• Search spot light for terminal or use the Finder to goto Applications > Utilities > Terminal.app.

Practice using ls and cd

Type each of these commands and hit enter:

ls

This lists all the files in your home directory.

cd /

This will change you into the / directory.

ls

This lists the contents of the / directory.

cd Users

This will change you into the Users subdirectory of the / directory.

ls

You should see the names of all the files and directories in /Users.

cd ..

.. means "parent directory", so this command moved you up to the parent directory. You were in /Users, so now you are in /, the root directory.

ls

This lists the contents of the root directory, confirming where you are.

Tips

  • You can use Tab to auto-complete directory and file names. So from inside the root directory, if you type cd Use and hit Tab, the command prompt will auto-complete the directory name, and you can then hit enter to change into the /Users directory.
  • The command prompt maintains a command history. You can use the up arrow to cycle through old commands.
  • Note that the text that makes up the command prompt changes as you move around directories. The command prompt will always give the full directory path to your current directory.

Check your understanding

Answer these questions. Experiment at the command line if you need to! If you aren't sure about an answer, ask a helper.

  1. What directory are you in after starting a new command line prompt?
  2. After starting a new command line prompt, how would you get to the root directory?
  3. How do you check what files and directories are in your current working directory?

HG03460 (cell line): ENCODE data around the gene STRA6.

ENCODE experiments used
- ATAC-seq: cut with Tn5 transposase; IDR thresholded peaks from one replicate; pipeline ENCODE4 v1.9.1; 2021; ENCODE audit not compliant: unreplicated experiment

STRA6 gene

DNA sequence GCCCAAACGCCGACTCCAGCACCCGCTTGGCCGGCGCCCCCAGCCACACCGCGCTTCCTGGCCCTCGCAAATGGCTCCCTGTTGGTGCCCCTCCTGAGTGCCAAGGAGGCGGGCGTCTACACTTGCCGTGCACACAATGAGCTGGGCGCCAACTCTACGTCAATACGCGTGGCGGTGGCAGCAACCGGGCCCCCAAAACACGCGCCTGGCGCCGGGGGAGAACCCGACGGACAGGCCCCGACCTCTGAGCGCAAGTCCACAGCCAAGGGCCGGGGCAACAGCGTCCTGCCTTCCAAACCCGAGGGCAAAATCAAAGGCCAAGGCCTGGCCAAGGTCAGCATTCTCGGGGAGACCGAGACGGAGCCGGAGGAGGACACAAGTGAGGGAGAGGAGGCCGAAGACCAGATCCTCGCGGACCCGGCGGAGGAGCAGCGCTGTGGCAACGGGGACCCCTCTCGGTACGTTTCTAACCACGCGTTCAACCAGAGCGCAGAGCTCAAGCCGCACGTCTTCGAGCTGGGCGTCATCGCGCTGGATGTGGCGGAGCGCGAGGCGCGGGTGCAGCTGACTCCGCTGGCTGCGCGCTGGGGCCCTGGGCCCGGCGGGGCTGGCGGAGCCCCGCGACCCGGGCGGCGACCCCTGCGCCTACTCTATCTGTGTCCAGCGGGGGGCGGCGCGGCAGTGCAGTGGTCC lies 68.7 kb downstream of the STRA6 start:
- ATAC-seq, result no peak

4. If you are in directory /Users, and you want to get to /Users/jesstess/projects, how would you do that?
  5. What are 2 ways to avoid typing out a full navigation command? (hint: one requires that you've run the command before)
  6. What is the difference between a command prompt and a Python prompt?

Success!

You've practiced using ls and cd to navigate your computer's filesystem from the command prompt.

Running a Python Program from the Command Line on Mac OS X

Run hello.py

  1. In a previous goal we created a file called hello.py which had print("Hello, World!") in it and we saved it to your Desktop.
  2. Navigate to your Desktop directory from a command prompt, using the ls and cd commands. See the terminal navigation on Windows instructions for a refresher on using these commands. Don't hesitate to get help from a staff member on this step if you need it -- it's a new way of navigating your computer, so it may be unintuitive at first!
  3. Once you are in your Desktop directory, you'll see hello.py in the output of ls.

    Type

    python hello.py
    

    and press Enter.

  4. Doing this will cause Python to execute the contents of that script -- it should print "Hello World!" to the screen. What you've done here is run the Python application with an argument -- the name of a file, in this case "hello.py". Python knows that when you give it a file name as an argument, it should execute the contents of the provided file.

Success!

You have configured Python to run easily from anywhere with the Command Prompt and you have run your first Python program form a file!